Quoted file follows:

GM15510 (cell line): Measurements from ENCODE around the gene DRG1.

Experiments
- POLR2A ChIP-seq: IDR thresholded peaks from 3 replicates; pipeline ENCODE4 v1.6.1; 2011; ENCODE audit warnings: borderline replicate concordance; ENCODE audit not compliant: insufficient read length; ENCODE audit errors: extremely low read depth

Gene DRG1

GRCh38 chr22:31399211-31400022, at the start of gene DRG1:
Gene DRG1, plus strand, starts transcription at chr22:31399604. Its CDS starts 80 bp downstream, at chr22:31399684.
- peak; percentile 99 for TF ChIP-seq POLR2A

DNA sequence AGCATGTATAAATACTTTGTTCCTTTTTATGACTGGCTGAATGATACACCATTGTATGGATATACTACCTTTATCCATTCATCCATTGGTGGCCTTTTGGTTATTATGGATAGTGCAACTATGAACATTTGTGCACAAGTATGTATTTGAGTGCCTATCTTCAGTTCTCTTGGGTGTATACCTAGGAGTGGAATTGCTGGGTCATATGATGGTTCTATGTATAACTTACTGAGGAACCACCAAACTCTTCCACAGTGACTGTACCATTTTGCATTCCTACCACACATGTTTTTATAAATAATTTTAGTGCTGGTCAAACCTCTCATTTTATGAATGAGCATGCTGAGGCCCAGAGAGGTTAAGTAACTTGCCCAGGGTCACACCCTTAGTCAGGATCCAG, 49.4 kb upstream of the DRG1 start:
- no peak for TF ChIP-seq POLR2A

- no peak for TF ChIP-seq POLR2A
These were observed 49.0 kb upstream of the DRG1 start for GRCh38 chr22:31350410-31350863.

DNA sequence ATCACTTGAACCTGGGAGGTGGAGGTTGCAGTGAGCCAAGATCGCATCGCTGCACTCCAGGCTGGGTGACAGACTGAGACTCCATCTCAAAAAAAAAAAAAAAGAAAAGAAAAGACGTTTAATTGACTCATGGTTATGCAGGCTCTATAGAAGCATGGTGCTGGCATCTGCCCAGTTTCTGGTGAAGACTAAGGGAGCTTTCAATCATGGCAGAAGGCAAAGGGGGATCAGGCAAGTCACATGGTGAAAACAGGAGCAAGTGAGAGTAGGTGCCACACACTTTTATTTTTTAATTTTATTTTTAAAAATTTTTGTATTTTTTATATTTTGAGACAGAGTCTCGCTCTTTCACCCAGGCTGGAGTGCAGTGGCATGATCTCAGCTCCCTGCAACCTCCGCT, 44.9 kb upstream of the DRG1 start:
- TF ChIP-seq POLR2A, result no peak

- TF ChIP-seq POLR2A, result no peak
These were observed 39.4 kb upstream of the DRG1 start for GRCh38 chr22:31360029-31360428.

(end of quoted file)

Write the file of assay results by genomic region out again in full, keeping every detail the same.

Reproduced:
GM15510 (cell line): Measurements from ENCODE around the gene DRG1.

Experiments
- POLR2A ChIP-seq: IDR thresholded peaks from 3 replicates; pipeline ENCODE4 v1.6.1; 2011; ENCODE audit warnings: borderline replicate concordance; ENCODE audit not compliant: insufficient read length; ENCODE audit errors: extremely low read depth

Gene DRG1

GRCh38 chr22:31399211-31400022, at the start of gene DRG1:
Gene DRG1, plus strand, starts transcription at chr22:31399604. Its CDS starts 80 bp downstream, at chr22:31399684.
- peak; percentile 99 for TF ChIP-seq POLR2A

DNA sequence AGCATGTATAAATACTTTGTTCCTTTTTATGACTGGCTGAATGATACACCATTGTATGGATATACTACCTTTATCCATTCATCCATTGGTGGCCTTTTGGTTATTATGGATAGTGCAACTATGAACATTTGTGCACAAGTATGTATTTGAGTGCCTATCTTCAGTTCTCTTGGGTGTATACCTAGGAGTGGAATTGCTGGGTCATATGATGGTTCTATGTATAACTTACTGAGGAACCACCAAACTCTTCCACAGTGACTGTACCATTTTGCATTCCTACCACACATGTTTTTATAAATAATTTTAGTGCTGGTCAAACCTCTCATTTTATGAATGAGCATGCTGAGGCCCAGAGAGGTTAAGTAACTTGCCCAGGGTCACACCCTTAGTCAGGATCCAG, 49.4 kb upstream of the DRG1 start:
- no peak for TF ChIP-seq POLR2A

- no peak for TF ChIP-seq POLR2A
These were observed 49.0 kb upstream of the DRG1 start for GRCh38 chr22:31350410-31350863.

DNA sequence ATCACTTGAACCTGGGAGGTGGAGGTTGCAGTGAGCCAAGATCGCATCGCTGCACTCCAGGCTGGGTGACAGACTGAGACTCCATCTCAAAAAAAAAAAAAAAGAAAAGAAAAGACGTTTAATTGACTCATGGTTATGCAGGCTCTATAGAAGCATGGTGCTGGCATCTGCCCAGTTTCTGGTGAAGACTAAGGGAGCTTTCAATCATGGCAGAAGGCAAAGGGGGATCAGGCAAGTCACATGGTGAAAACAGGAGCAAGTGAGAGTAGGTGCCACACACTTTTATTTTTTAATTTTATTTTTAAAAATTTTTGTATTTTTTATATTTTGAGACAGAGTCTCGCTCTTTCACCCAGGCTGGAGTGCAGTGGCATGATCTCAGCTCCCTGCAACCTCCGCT, 44.9 kb upstream of the DRG1 start:
- TF ChIP-seq POLR2A, result no peak

- TF ChIP-seq POLR2A, result no peak
These were observed 39.4 kb upstream of the DRG1 start for GRCh38 chr22:31360029-31360428.